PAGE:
When Aethelfrith discovered that Edwin had taken refuge at Raedwald's court, he sent emissaries with offers of riches to bribe the king to give up or to kill his guest. Raedwald refused at first, which resulted in further, improved bribes accompanied by threats of war if he refused. Although Raedwald had succeeded Aethelberht as Bretwalda, on the latter's death in 616, he was still wary of the reputation of the northern warlord, fearsome as it was. So it was that the king finally yielded to pressure and promised to kill Edwin or to hand him over to Aethelfrith.
Before this could happen, however, in steps the queen once more to play a key role. The predicament for Bede, however, is that this time the part she plays is - to his mind - honourable and effectively saves the life of his Christian hero-king, Edwin. And yet the reason that she takes this path is deeply ingrained in her pagan upbringing, a fact which Bede chooses to brush over, somewhat conveniently.
When Raedwald confided in his wife what he planned to do to Edwin she must have really laid into him. How could he, as so great a king, exploit the misfortune of his friend and sell him for gold? How could he so readily lose his honour for the love of money? The promise of hospitality was of huge importance and so to willingly hand Edwin over to his enemies would have destroyed the king's reputation for ever. Better to die in battle defending his guest, she must have said, rather than be callow and surrender him for a purse of gold coins.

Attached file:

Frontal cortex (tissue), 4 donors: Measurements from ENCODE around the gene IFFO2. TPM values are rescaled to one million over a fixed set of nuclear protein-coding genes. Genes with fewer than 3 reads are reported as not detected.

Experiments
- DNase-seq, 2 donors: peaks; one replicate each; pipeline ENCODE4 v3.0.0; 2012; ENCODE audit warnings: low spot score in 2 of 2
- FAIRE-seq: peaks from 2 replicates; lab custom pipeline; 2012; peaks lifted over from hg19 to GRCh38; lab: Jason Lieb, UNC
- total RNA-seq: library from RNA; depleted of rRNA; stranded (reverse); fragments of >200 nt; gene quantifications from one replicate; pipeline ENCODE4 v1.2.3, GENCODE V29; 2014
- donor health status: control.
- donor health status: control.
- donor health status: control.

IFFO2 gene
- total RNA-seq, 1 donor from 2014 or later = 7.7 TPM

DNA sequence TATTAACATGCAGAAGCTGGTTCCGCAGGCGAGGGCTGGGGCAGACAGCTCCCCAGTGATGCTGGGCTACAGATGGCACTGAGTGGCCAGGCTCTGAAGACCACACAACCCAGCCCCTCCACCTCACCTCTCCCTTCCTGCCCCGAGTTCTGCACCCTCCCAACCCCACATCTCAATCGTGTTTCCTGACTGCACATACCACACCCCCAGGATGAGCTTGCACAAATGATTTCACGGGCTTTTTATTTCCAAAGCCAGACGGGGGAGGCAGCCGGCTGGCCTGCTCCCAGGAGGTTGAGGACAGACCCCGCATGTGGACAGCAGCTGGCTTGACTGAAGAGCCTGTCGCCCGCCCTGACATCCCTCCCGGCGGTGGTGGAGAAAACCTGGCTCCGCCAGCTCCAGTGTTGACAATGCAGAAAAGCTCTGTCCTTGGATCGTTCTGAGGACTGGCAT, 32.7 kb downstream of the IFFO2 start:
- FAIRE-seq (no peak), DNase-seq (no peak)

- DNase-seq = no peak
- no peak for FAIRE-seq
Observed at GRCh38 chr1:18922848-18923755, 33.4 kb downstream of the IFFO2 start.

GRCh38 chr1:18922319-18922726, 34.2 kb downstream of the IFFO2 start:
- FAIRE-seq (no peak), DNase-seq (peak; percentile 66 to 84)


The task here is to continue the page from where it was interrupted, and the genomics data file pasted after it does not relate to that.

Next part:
Raedwald did what many of us would have done; he saw that his wife was right and changed his mind. He assembled his army and advanced against Aethelfrith, killing him at the battle on the River Idle (in c.616), taking him by surprise before he was able to assemble his whole host. Edwin was duly crowned king of Northumbria and eventually succeeded Raedwald as Bretwalda on his death in c.626.
As an interesting footnote, there is a theory put forward by Norman Scarfe, that the 37 gold coins found in the purse in the Sutton Hoo ship burial might just be part of the bribe that Raedwald received from Aethelfrith. In one final act to keep her husband's honour, it is not inconceivable that the queen buried the money with him to show the gods that the bribe had not been spent. His reputation was intact.
Alongside the gold, the various christian artefacts (the silver bowls and the twin Saul/Paul inscribed spoons for example) may well, by the same token, be the baptismal gifts from Aethelberht. As Raedwald died, so the kingdom reverted to paganism for a number of years and so, perhaps his queen sought to bury all signs of the new faith with her husband too.
Though we can only see a whisper of her, what evidence there is marks her out as a formidable woman, almost, if not actually, the equal of her husband and able to exert significant influence over his actions and his beliefs.